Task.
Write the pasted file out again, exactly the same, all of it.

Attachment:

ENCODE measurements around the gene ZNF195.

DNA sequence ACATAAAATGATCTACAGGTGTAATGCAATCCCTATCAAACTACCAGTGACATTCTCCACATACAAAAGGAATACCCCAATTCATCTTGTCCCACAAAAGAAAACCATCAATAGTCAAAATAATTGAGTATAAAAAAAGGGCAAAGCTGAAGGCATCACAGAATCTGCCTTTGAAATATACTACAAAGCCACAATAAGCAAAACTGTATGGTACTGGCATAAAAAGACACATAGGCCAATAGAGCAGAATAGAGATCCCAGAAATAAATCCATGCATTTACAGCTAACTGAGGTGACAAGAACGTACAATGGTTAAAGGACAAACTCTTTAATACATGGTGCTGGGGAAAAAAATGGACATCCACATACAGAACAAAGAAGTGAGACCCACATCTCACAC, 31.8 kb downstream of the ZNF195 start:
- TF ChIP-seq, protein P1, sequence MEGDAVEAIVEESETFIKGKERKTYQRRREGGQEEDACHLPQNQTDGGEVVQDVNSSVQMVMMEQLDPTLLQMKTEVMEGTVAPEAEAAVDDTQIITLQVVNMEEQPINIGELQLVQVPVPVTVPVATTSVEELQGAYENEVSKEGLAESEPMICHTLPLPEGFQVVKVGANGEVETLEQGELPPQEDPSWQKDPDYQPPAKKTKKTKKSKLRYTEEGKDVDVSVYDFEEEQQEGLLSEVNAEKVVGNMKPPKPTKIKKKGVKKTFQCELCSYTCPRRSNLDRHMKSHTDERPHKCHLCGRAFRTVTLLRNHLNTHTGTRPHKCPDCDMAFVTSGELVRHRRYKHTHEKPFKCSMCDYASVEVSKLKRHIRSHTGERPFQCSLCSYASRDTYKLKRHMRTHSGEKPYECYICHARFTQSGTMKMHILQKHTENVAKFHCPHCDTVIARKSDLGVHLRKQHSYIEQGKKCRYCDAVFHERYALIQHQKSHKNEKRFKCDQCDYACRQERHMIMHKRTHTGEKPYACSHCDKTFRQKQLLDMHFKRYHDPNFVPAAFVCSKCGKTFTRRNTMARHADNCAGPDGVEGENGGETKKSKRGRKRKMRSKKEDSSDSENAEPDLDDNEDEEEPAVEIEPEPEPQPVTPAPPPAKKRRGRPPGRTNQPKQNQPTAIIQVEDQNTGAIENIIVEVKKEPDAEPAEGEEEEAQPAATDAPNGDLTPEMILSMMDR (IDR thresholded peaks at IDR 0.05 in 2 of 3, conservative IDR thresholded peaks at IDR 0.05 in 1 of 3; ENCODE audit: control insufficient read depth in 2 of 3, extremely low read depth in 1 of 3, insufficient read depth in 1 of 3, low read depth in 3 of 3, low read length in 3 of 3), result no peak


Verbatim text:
ENCODE measurements around the gene ZNF195.

DNA sequence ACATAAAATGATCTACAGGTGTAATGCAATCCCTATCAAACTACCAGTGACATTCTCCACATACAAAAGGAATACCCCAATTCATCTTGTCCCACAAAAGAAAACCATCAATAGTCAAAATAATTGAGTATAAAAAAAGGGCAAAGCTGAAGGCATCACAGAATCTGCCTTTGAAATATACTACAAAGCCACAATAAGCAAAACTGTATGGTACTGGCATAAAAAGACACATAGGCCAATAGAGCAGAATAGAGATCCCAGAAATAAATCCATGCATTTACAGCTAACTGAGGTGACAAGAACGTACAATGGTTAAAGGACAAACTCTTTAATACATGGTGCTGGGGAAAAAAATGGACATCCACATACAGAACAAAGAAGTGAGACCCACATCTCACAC, 31.8 kb downstream of the ZNF195 start:
- TF ChIP-seq, protein P1, sequence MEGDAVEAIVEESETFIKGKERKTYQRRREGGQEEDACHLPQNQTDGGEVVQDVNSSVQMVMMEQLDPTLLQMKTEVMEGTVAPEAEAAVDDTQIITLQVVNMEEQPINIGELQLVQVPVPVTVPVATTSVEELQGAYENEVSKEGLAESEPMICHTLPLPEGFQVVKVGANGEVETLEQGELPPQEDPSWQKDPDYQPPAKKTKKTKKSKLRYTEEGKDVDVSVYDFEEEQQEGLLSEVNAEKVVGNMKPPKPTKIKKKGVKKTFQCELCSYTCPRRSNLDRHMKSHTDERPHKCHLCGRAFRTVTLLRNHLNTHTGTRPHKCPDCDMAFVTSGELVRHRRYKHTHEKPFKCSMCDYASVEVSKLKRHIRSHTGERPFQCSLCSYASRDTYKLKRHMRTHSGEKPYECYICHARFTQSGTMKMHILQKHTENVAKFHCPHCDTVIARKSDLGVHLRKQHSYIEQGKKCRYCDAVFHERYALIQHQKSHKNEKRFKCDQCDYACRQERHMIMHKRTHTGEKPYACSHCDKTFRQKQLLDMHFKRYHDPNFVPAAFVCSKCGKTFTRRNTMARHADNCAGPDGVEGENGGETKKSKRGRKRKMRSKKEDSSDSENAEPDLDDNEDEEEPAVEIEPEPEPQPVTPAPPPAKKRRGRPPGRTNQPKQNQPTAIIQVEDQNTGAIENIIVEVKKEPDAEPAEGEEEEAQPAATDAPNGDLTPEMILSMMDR (IDR thresholded peaks at IDR 0.05 in 2 of 3, conservative IDR thresholded peaks at IDR 0.05 in 1 of 3; ENCODE audit: control insufficient read depth in 2 of 3, extremely low read depth in 1 of 3, insufficient read depth in 1 of 3, low read depth in 3 of 3, low read length in 3 of 3), result no peak